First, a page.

The room was shaking. There was a rumble outside that sounded like the revving of a big engine. Sam rolled towards the right side of the bed. Jason’s side of the bed. She sat up with a start. It all came rushing back. The long drive, the terrible rainstorm, crossing the state line, and finally ending up at the tiny motel. She’d done it. She had left the only man she’d ever loved. Sitting in this strange room all alone, missing him so badly made everything suddenly seem so wrong. She hugged her knees close to her body wondering what to do now. She hadn’t planned this out as well as she should have. She never really thought she’d go through with it and now here she was. In a motel. Halfway to nowhere.
After a long shower, Sam took time to blow dry her golden locks and apply a light dusting of make-up before slipping into a comfortable pink and white sweat suit. She thanked the women at the desk when she turned in her key and accepted the free jelly filled donut that was offered to her on the way out the door. She took a deep breath of asphalt scented air and couldn’t help but smile as she took the drivers seat. She knew where she was going. The only place she could go. She was going home, to Crabtree lane. To her mother and father, the people she’d walked away from so many years before. She was going back to her old life. To the place she grew up. The only other place in the world that she knew she could belong without the man that had defined her for so many years.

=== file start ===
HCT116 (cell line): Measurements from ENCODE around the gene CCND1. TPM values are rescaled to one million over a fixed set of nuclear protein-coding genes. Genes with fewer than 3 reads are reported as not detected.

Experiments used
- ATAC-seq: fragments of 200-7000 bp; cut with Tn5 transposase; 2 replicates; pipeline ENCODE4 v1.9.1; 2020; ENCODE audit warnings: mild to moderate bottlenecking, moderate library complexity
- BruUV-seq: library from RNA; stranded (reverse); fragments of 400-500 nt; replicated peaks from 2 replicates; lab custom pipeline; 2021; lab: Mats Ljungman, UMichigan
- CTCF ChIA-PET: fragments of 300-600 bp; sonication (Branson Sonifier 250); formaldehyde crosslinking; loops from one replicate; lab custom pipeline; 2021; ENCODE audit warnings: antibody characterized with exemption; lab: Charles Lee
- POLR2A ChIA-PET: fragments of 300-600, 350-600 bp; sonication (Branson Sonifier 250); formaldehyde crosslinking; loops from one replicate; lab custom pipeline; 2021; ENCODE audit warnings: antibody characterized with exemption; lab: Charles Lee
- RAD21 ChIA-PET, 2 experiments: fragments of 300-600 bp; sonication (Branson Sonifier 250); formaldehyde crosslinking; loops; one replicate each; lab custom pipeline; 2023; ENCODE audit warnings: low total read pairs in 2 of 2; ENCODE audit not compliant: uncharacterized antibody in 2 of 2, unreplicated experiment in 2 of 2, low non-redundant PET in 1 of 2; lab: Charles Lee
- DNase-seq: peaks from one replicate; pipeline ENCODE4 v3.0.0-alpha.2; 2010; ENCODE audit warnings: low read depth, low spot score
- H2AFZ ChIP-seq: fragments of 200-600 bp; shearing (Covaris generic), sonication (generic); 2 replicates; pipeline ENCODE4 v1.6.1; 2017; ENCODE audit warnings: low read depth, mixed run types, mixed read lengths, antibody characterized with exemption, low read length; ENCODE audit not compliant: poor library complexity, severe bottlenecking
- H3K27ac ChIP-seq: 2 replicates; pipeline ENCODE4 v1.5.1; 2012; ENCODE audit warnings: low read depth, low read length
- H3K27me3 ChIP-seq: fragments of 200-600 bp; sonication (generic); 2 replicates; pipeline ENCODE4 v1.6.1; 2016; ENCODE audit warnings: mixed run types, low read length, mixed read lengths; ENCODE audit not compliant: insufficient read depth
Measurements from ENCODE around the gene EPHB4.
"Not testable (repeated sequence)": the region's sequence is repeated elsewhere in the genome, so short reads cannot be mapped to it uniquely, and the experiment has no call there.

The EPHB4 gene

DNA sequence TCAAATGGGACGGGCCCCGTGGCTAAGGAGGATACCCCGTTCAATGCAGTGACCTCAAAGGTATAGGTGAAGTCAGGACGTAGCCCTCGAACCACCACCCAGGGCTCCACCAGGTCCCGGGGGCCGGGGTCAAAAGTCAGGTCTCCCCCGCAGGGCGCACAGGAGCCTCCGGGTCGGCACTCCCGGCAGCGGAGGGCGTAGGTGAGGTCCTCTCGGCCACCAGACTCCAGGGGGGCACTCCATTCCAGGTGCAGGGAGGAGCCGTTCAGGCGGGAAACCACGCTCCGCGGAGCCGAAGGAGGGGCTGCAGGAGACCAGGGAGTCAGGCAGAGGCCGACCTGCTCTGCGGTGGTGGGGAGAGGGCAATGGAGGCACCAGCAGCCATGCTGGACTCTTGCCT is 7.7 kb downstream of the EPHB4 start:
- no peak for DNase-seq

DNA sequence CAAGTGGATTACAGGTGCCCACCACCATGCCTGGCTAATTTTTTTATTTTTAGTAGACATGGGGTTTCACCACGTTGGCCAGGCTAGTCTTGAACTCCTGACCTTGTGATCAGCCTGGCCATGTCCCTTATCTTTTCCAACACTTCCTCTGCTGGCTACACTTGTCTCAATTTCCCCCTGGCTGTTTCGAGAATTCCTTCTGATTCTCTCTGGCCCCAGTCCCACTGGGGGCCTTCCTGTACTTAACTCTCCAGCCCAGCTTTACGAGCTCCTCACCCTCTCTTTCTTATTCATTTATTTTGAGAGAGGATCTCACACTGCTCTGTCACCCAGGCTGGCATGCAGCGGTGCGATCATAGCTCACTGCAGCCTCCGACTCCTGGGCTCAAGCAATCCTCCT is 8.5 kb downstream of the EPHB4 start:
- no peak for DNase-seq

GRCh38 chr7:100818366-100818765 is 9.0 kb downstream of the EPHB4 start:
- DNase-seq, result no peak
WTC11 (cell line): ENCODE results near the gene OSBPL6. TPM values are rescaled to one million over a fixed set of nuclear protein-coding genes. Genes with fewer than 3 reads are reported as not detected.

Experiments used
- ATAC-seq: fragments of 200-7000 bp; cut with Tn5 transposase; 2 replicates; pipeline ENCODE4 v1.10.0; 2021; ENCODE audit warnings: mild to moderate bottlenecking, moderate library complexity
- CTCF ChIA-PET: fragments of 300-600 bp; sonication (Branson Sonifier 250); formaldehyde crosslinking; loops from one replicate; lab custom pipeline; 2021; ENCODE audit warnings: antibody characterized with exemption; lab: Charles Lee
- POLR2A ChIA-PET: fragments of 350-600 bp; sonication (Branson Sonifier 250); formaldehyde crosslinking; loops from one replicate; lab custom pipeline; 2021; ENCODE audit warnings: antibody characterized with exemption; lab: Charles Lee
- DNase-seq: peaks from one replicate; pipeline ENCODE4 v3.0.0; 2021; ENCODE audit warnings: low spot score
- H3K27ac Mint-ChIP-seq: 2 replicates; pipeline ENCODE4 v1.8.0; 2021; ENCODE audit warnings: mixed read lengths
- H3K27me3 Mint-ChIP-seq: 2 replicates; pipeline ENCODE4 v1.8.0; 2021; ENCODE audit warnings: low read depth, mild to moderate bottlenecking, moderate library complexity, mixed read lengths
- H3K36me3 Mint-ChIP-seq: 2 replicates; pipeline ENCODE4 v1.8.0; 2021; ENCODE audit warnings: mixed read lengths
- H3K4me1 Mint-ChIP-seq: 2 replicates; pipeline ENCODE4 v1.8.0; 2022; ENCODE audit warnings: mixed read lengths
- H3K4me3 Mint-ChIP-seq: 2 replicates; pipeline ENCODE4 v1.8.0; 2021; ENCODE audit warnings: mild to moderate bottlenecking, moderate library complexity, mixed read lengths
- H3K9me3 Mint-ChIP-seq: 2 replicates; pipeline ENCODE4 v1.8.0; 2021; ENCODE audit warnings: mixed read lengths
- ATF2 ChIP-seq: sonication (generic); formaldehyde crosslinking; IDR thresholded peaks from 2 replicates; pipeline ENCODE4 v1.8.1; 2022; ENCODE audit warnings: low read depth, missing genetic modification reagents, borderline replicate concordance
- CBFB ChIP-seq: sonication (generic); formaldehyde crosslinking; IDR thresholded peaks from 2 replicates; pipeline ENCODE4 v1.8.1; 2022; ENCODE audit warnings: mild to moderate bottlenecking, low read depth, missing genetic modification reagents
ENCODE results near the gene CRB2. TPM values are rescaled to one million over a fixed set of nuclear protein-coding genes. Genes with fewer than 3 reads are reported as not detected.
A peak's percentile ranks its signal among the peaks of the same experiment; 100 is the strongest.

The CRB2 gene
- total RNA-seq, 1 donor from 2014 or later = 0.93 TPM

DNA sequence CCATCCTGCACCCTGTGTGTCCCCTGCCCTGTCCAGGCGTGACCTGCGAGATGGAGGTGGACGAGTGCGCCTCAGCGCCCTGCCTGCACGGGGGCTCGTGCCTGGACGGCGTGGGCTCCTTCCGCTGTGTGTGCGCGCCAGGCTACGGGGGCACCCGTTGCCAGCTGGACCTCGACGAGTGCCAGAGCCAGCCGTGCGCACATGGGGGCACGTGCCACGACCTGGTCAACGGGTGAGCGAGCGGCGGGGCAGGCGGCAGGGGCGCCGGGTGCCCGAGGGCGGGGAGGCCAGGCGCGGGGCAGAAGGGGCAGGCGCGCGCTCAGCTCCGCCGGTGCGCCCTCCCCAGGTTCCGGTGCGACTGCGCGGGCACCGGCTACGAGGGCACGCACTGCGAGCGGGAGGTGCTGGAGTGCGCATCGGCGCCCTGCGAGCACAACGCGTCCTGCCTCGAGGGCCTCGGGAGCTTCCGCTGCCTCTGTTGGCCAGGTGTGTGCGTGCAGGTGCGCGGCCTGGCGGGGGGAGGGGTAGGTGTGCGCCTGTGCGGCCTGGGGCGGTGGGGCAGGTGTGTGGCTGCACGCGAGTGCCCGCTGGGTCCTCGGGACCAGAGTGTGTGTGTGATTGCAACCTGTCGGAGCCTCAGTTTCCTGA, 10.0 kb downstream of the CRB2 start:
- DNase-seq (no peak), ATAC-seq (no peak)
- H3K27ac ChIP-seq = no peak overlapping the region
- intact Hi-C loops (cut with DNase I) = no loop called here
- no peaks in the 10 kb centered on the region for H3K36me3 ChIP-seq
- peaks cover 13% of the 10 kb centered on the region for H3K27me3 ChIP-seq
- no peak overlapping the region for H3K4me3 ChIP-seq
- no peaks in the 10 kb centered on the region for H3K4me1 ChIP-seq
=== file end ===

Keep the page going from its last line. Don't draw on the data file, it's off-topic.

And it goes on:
Once the decision to return to Destiny had been made, the miles seemed to disintegrate as dotted lines turned to solid and sturdy highway faded into winding country roads. The scenery became less foreign and more familiar with every turn until she entered the county line. Butterflies danced in her stomach as she drove passed endless farms and sporadic housing developments. There was a new high school and a middle school was added so that it no longer shared space with the elementary school. She stopped at the single light on Main Street. The Courthouse looked small, dwarfed by the solid Oak trees surrounding it. There was a Dairy Queen that hadn’t been there before and a movie rental store, a few gas stations, but all in all, the town hadn’t changed. She turned onto Robinson drive unconsciously lifting her foot slightly off the accelerator. The closer she came to that final turn onto Crabtree lane the slower she wanted to go. It had been ten years since she’d left. She’d spoken to her parents over the phone and e-mail, she’d sent letters and postcards, but she hadn’t spoken to anyone else from the town accept Jason’s family, who had visited several times. He’d visited them as well but she had always found some reason to stay behind. She remembered to send every Christmas and birthday card for her parents and brother, and they had returned the favors but because she was a little ashamed by the way she’d done things, she allowed herself to become more and more estranged from them. Jason had never agreed with that, he’d always said that they’d love her forever, no matter who she’d chosen to spend the rest of her life with. He’d never been angry or hurt by the way they’d turned their noses at him. It was strange the way they’d disliked him because they were normally such open hearted loving people. Jason always insisted it was because she was their little girl and it wouldn’t have mattered if he’d been a millionaire’s son rather then the youngest son of Dirk Cameron, local rancher and lady’s man. He swore they’d hate him anyway and he promised he’d show them how much he adored her someday. That was Jason though, big hearted Jason. She wondered where that man had gone and when he’d become the quiet, withdrawn, distant man that came home to her every night. And now, here she was running like a scared little rabbit to the parents she had left, knowing that they would take her in because that’s the kind of people Jason always insisted her parents were.